Rafael Jovine’s review published on Letterboxd:
On 1983, Francis Ford Coppola's iconic stint was coming to an end. Gone were the days of The Godfather, Apocalypse Now, The Conversation and the days of a series of complete failures, some rightfully so, and two of them in my mind, were almost ahead of its time. This is one of them.
Here's an amalganation of many generations, many styles and many themes to complete one cohisive coming-of-age story. There's this almost 50s American Graffiti-esque vibe, in a town that seems to come out of Peter Bogdanovich's "The Last Picture Show" and Martin Ritt's "Hud", while everyone seems to come out of "The Warriors."
All performances are really good, with a series of who's who young talents that aren't still at the top of their game, but does show their great skills. Cage was decent. Dillon was great. Rourke was fantastic (and still handsome). Dennis Hopper was Dennis Hopper. Diane Lane looked a hell lot like Linda Blair for some reason. Sofia Coppola was better than on The Godfather III. But seriously, the chemistry between Matt Dillon and Mickey Rourke is great and serving as the heart of the movie, they are so effective that it makes the ending so heartwrenching.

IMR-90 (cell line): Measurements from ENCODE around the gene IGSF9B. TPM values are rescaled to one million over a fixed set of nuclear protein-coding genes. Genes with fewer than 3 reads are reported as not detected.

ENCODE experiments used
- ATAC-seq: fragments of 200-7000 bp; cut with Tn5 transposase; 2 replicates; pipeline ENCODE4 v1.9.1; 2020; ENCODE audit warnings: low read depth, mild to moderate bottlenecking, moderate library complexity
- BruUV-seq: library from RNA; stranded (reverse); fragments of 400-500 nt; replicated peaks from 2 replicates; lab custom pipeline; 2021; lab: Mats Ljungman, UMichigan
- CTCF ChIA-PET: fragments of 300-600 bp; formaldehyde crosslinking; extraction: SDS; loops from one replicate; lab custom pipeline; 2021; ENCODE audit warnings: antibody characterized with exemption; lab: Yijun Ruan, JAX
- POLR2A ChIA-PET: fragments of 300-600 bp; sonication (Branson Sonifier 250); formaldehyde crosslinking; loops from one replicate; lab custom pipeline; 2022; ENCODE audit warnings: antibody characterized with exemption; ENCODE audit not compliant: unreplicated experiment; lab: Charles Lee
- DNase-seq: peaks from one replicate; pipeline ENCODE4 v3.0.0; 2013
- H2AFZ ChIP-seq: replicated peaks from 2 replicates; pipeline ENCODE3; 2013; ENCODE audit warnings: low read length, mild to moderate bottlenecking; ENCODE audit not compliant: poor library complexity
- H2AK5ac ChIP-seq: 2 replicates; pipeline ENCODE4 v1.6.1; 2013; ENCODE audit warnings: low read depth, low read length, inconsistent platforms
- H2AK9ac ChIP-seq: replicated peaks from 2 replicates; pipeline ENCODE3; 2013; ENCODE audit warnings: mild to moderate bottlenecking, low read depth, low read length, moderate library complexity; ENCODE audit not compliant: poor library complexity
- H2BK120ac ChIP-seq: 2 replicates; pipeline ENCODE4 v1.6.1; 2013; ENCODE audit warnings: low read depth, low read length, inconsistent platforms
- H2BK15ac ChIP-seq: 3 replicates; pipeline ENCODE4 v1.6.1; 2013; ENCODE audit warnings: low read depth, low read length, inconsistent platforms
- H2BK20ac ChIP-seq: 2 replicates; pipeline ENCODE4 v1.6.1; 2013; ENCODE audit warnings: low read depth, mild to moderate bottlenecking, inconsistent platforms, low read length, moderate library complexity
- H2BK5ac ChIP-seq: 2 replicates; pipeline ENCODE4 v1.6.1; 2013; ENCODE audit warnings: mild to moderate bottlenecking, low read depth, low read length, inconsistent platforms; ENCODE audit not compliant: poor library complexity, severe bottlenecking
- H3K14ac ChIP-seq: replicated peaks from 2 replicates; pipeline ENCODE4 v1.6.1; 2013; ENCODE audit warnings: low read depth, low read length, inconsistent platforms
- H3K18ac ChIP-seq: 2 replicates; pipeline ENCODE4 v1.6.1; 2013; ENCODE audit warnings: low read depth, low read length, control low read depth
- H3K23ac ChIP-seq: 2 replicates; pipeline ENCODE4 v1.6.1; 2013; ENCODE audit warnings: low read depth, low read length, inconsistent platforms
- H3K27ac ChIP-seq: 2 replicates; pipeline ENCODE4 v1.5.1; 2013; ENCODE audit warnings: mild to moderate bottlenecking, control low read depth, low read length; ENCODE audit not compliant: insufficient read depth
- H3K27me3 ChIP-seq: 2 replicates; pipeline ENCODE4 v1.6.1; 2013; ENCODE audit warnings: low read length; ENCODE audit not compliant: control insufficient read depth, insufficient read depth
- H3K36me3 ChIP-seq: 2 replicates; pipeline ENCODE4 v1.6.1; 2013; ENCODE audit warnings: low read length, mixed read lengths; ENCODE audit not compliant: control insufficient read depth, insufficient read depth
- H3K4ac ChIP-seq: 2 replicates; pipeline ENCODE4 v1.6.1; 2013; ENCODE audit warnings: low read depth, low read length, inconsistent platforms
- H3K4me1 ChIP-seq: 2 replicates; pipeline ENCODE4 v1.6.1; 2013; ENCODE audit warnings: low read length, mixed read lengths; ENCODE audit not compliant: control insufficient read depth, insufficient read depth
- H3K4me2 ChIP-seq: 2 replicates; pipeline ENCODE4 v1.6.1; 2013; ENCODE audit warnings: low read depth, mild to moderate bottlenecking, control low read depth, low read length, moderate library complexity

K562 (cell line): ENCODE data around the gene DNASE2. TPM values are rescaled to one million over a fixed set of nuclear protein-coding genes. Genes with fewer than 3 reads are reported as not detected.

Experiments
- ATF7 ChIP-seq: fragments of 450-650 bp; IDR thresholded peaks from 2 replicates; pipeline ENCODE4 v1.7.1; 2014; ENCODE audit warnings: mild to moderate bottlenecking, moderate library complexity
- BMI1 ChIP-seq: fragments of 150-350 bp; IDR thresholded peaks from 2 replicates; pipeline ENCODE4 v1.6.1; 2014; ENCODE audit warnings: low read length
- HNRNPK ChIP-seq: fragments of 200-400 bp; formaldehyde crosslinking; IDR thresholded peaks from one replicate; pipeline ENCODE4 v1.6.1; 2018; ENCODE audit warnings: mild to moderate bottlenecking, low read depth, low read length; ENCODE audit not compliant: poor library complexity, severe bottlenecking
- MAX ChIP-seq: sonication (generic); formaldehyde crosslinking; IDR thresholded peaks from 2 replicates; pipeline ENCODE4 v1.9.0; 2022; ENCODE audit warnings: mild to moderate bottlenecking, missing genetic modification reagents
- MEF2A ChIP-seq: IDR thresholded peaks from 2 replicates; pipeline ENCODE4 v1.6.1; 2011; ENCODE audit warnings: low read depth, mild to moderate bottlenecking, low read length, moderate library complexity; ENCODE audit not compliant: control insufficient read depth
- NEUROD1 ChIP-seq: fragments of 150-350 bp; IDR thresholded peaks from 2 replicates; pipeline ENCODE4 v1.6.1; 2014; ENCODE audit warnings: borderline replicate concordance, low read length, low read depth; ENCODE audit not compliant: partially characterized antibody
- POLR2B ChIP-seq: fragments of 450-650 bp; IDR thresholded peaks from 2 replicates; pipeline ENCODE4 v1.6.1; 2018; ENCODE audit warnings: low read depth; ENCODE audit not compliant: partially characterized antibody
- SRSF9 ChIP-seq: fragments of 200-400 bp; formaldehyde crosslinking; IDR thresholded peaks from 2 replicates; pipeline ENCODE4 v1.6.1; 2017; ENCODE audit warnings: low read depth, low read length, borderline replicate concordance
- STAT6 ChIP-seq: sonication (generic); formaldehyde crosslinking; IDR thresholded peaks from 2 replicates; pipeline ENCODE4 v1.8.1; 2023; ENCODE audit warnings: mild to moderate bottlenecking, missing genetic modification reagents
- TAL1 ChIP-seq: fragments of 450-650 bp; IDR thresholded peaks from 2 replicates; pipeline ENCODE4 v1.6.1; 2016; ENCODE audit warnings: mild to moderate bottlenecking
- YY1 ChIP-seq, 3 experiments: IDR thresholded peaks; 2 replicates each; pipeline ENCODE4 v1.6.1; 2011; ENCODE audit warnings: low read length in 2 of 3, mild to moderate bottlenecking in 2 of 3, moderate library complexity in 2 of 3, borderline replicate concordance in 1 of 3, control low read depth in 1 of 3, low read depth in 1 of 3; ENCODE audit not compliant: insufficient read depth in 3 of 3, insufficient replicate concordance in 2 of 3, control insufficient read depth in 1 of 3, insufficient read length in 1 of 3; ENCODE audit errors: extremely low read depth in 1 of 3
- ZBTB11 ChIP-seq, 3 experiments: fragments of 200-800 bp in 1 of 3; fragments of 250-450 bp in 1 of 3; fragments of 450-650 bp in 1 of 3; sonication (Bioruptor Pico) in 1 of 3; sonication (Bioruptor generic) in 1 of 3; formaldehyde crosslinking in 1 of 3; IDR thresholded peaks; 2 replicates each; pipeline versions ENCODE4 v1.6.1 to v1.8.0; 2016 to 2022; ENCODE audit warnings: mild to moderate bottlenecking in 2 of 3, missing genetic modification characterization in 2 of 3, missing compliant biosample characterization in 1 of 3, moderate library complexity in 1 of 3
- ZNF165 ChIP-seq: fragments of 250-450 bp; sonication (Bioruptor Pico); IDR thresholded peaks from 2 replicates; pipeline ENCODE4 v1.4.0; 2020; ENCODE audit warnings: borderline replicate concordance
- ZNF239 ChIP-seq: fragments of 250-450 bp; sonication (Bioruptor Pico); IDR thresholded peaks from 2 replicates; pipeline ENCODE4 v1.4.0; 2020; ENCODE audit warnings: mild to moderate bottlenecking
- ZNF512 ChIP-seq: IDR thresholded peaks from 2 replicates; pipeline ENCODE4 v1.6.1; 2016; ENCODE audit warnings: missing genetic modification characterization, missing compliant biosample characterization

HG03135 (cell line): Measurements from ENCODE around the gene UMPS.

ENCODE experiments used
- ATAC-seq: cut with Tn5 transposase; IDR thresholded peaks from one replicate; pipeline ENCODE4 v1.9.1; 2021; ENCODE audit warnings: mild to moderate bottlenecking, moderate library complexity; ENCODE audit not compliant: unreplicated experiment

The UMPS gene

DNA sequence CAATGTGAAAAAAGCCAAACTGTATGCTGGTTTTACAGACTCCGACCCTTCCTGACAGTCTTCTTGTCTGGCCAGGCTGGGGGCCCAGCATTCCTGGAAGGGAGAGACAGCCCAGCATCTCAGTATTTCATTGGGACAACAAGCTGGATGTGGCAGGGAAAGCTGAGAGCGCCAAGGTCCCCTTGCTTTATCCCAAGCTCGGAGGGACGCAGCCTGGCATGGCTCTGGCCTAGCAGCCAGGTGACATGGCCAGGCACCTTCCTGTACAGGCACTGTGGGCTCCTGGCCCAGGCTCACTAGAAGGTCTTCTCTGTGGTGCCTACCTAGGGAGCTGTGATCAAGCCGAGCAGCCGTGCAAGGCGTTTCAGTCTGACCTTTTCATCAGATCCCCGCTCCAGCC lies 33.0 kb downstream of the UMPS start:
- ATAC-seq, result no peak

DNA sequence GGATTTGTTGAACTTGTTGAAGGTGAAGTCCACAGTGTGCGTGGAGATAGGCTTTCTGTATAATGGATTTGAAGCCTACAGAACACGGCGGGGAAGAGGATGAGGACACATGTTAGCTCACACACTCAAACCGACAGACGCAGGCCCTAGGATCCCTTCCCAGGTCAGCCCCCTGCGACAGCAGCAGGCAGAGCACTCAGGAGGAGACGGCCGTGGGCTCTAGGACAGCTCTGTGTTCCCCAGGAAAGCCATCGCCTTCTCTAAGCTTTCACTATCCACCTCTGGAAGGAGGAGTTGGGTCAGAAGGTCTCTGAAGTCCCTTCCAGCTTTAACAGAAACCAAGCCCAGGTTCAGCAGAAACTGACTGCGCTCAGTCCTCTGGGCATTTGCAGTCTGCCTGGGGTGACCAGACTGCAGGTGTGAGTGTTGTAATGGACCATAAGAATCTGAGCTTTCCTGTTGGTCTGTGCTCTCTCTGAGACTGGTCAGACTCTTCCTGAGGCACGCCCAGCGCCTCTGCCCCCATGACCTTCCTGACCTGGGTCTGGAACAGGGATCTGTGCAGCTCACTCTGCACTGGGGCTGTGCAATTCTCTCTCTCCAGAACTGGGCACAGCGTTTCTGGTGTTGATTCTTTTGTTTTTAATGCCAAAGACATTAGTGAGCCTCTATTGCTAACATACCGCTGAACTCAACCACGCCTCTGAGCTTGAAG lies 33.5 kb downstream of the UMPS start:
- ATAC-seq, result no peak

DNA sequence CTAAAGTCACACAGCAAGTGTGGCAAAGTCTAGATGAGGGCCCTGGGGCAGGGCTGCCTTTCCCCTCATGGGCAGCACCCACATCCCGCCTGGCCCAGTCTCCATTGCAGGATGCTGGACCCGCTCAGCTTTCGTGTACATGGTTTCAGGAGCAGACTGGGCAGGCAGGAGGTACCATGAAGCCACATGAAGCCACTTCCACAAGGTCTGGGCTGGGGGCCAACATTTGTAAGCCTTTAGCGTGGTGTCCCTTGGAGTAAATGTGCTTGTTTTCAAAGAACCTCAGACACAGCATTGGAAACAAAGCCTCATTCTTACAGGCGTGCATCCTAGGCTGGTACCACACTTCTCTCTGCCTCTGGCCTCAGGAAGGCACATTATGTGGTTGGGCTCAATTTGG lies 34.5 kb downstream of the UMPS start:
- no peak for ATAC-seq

Coppola's direction was really good. The way he and his DP play with the lights, the shadows, the way he moves the camera and frames every shot is incredible. You can still see the man has it.
All in all, while the 80s were a serious dark time for Coppola, this coming of age is still one that everyone needs to watch, a bleaker take of youth from those later made by John Hughes and one Joel Schumacher.